Like your choice of car or the books on your shelf, a person's pickleball paddle tells you a lot about them – or rather their style of play. How your pickleball paddle is constructed can make a huge difference to your game, from the grip size to the face material.
While there are some rooky errors when choosing the best pickleball paddle, ultimately, it's down to you. Do you favor a heavy paddle to wallop the ball full force or a lightweight pickleball paddle with which you can deftly aim a shot with pinpoint accuracy?
Of course, every decision comes with its own drawbacks. Light paddles offer less power, while heavy pickleball paddles can be cumbersome to swing around. Only you can know what kind of game you want to play.
For beginners, it's all a little overwhelming. Don't sweat it! We're exploring everything you need to know about choosing the best pickleball paddle below. We'll cover the type, weight, face and core material, and grip size – so you'll be armed with all the facts when you decide on the pickleball paddle that's right for you.
Let's get started.
How to choose the best pickleball paddle
Pickleball paddle type
Here at The Picklr Shop, our pickleball paddle come in three different types: balanced, power, and touch. What's the difference? Well, it's all about your style of play. Power paddles, as the name suggests, deliver oomph to your shots.
From the weight to the shape to the grip, power paddles are designed to connect with the ball, transferring your full force into a shot.
In contrast, touch paddles – sometimes called control paddles – are about precision. You'll dominate the game with strategic control. You won't have the same level of power, but you can deliver shots your opponent will struggle to reach.
Last, balanced pickleball paddles lie somewhere in the middle. Considering most players aren't dedicated to either a power or touch approach, selecting a balanced paddle is a compromise suitable to the vast majority of styles.
Pickleball paddle weight
There are three weight categories: lightweight, middleweight, and heavyweight. We're not talking about boxing!
As discussed, weight is all about the power behind the ball. Like the story of Goldilocks, the heavyweight paddles deliver power at the expense of control. Lightweight paddles do the reverse, and, for some, middleweight paddles are "just right".
It's not that simple, of course.
Stronger players wanting to lean into their power will likely perform better with a heavier paddle. But, select a paddle that's too heavy, and you risk a wrist injury. On the other hand, go too light, and you'll swing too fast to hit the ball.
We recommend using a light paddle for doubles players – as precision is key when you're dealing with the greater coverage of a pair of players.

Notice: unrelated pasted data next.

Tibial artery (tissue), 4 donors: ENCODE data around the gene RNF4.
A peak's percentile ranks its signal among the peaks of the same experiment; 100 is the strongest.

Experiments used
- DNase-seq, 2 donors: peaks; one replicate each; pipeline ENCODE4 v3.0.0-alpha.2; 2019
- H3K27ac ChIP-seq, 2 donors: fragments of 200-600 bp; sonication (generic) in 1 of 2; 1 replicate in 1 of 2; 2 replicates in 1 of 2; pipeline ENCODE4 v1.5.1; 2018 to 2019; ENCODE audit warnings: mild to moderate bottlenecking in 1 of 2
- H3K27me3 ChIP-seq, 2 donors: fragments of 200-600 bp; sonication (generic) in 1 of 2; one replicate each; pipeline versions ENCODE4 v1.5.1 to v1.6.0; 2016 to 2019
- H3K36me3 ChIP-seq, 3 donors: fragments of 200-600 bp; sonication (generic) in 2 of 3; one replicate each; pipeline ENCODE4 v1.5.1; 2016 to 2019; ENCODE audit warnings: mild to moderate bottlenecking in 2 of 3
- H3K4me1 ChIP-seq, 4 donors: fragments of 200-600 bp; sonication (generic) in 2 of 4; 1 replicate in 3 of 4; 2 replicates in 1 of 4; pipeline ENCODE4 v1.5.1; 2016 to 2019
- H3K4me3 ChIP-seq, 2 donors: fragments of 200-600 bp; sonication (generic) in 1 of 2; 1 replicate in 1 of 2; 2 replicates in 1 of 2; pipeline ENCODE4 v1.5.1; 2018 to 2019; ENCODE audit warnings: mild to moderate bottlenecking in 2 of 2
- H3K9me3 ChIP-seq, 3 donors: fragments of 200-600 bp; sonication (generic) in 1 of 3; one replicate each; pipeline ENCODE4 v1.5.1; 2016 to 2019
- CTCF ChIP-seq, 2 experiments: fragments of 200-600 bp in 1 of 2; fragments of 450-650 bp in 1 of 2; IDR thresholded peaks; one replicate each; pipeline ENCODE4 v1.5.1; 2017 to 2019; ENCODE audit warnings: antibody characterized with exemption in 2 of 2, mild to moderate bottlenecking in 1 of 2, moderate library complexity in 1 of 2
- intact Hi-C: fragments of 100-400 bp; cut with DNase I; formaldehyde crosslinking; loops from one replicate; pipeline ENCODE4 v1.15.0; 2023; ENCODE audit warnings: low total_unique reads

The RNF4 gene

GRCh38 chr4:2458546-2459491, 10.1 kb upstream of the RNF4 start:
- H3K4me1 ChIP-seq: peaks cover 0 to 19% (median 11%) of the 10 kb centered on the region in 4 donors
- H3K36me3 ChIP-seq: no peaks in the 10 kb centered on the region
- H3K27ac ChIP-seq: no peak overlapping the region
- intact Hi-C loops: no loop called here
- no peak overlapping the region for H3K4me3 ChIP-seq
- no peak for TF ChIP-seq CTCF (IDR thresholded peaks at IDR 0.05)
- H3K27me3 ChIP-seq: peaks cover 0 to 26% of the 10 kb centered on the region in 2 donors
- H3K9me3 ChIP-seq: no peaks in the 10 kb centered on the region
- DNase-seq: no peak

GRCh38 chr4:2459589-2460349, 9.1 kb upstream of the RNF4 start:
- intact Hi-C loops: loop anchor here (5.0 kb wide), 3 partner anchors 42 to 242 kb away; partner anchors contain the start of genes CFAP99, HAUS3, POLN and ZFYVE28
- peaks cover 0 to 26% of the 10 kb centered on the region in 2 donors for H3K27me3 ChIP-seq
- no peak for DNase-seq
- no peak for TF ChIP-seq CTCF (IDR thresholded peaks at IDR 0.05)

Pickleball Paddle Face material
Pickleball paddles were once solely made of wood or plastic. Now we're seeing more advanced pickleball paddles coming on the market made from newer materials.
Composite paddles are made using either carbon fiber or fiberglass. A key benefit of this style of paddle is the textured surface. Skilled players can use the texture to generate more spin on their shots – a useful technique to bamboozle the opposing players. Composite paddles are also typically lighter than traditional wood paddles that have largely fallen out of favor.
Graphite paddles are often the most expensive. But they're ultra-lightweight, lending themselves to precision shots. Most graphite paddles weigh between six to nine ounces – depending on the core material. These paddles are also incredibly strong and thin compared to all other paddles: there's nothing quite like it.
Carbon fiber paddles provide a softer feel than graphite paddles. The distinctive smooth surface isn't great for spin; however, it's still a superb surface for touch and control.
Pickleball Paddle Core Material
In addition to the face material, you'll need to consider the core material inside the paddle. The different materials change the weight, resonance, and overall feel of the paddle as it moves through the air.
Aluminum cores are lightweight while strong. They're among the most common core types, being beneficial for control and maneuverability. The downside is a lack of power compared to heavier core types. If you're a control-style player, consider an aluminum core paddle.
Nomex honeycomb cores create an extremely durable pickleball paddle. Made from a cardboard-like material, it's dipped in resin and arranged in a honeycomb pattern to add strength. You'll often find Nomex cores used alongside a composite face, with these paddles providing the hardest hit on the market. Indeed, the honeycomb structure will amplify the sound around the court. It's best for a combination of speed and power – balancing the best of both worlds.
Polymer cores are a type of plastic. Perhaps the quietest of all the paddles, it lacks the power of a Nomex core. However, what it loses in power it more than makes up for in control. The soft core dampens the shots, offering savvy players optimum precision.
Here are a few other factors you should consider:
Paddle thickness. Thicker paddles feel softer as they absorb more energy. It's useful to dampen the vibration and channel greater precision. Conversely, thinner paddles pack more power – though they've got a smaller sweet spot.
Grip size. Choose a grip size suitable to your hand. You want a secure grip without any discomfort.
Handle length. The longer handles extend your reach but sacrifices hitting surface area; short handles are good for one-handed backhands. Most players opt for a handle around 5 inches in length.
Choose the best pickleball paddle for you
When choosing a pickleball paddle, there's no right or wrong answer. Decide what kind of game you want to play, and balance the different materials around your style. Just remember, what you gain in one metric, you'll lose somewhere else.